CHAPTER 154 Hereditary Equine Regional Dermal Asthenia
Hereditary equine regional dermal asthenia (HERDA) or hyperelastosis cutis is an inherited skin disorder seen predominantly in the American Quarter Horse breed. It has also been seen in breeds that share bloodlines with the American Quarter Horse, including American Paint horses and Appaloosas. The disease first manifests in young horses. Previous reports suggested an association between first saddling and the onset of clinical signs; however this may be related to maturation of the skin that corresponds to the age at which horses are broken to ride. Although inherited disorders are often thought to be congenital (present at birth), this is not always the case. There are many examples in other species of adult-onset inherited disorders. In horses specifically, inherited disorders are not as easily recognized, especially ones that do not appear as congenital diseases, because of the nature of horse reproduction. Foals are rarely born as twins, and full siblings are relatively uncommon. The genetic basis of a disease is difficult to distinguish from a birth defect unless full siblings are affected with the same problem. Most of the currently recognized inherited disorders in horses have been established based on breed predispositions to a disease recognized over a relatively long period. HERDA is just such an example. Initial reports of the disease occurred about 30 years ago. Over the course of the last 10 years, we have collected enough data to establish that the disease is inherited and to identify the location of the gene responsible for the disease.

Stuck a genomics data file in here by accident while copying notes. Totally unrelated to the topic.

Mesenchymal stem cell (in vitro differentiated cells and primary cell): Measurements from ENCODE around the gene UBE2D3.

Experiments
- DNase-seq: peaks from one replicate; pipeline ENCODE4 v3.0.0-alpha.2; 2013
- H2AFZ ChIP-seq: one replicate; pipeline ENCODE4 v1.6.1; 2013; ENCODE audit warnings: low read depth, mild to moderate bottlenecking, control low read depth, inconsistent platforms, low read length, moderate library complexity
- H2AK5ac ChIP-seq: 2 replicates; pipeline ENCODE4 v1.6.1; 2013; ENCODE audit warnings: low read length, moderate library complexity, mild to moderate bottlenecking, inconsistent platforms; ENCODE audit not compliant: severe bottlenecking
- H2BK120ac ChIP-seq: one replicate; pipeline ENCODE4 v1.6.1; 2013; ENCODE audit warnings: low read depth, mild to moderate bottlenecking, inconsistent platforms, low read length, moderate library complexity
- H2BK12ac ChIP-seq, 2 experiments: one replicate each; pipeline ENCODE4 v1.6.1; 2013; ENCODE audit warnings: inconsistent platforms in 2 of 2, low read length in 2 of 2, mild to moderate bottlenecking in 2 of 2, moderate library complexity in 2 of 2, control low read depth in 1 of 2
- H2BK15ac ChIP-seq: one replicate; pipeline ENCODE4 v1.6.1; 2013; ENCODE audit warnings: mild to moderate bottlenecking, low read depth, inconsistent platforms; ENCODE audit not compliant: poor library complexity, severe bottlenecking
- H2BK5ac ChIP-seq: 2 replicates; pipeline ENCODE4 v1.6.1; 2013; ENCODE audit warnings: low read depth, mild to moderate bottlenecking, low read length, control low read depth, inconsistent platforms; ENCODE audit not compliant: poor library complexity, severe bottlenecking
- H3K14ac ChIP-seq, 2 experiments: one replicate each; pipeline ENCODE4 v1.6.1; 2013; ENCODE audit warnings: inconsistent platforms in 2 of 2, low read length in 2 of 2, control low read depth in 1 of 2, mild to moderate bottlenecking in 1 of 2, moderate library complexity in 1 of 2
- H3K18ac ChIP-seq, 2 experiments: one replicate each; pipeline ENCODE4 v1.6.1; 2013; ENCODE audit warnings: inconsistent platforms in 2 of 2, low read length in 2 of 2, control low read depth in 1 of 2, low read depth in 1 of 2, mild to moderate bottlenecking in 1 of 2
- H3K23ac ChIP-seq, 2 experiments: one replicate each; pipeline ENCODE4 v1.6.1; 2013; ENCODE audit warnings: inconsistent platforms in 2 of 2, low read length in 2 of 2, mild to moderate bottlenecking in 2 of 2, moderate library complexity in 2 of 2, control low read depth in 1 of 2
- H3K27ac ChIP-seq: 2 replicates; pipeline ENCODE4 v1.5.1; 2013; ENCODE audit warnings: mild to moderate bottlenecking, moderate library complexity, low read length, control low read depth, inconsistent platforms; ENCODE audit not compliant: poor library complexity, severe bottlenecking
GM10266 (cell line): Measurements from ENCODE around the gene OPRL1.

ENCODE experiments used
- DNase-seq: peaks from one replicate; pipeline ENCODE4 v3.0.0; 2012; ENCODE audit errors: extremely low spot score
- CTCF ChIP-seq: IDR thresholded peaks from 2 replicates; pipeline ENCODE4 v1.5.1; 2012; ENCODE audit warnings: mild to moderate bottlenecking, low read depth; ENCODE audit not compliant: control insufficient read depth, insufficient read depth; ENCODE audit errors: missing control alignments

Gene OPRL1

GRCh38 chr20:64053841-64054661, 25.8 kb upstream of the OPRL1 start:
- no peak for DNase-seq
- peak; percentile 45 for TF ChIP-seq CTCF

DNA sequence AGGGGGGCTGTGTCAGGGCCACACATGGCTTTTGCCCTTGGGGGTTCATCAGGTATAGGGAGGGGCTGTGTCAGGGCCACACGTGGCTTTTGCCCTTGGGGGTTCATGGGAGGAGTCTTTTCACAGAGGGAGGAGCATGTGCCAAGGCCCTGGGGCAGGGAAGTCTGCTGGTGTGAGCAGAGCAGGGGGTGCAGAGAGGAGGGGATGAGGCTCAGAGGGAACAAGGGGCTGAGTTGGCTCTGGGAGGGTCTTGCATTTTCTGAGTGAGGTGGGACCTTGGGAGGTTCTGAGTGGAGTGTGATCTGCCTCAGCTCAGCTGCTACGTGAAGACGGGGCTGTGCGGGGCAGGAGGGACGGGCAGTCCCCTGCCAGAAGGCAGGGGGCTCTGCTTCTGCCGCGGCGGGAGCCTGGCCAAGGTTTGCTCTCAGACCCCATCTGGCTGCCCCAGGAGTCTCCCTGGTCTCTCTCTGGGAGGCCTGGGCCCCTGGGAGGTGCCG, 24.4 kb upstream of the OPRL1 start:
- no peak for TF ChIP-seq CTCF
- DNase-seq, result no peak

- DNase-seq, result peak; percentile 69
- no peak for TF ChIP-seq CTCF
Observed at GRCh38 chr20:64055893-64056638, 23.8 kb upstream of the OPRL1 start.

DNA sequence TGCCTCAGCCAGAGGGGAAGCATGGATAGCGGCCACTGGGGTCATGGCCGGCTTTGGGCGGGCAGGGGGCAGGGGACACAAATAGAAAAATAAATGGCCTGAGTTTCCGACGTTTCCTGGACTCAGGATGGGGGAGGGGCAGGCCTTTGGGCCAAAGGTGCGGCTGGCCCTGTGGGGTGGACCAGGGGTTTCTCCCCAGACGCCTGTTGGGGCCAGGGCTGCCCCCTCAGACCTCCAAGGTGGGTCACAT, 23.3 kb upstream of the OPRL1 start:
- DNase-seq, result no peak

Based on an evaluation of the medical histories of 50 affected horses the mean and median ages of onset of clinical signs are 1.3 and 1 years, respectively. Horses with HERDA have lesions in an unusual distribution on the body. Lesions are usually seen only along the dorsal aspect of the animal, less commonly on the limbs and not on the ventral aspect. The dorsal distribution of lesions may explain why the association with the saddle was suggested. Interestingly, girth sores have not been reported in horses with HERDA. In one affected stallion, lesions were seen on the dorsal aspect of the penis. The skin in these areas may seem to be easily torn or stretched; however, on closer inspection, the skin is loosely attached to the underlying fascia, creating a crater appearance (Figure 154-1). These areas often develop seromas and hematomas, that is, blisters filled with either serum or blood. Healing per se is usually adequate but often leaves rather unsightly scars. The lesions can range in size from 1 to 20 cm, although in younger horses they seem to be smaller. Whereas individual lesions appear to heal normally over time, the lesions may occur with greater frequency and severity as the horse ages. There are no internal abnormalities or lesions associated with HERDA.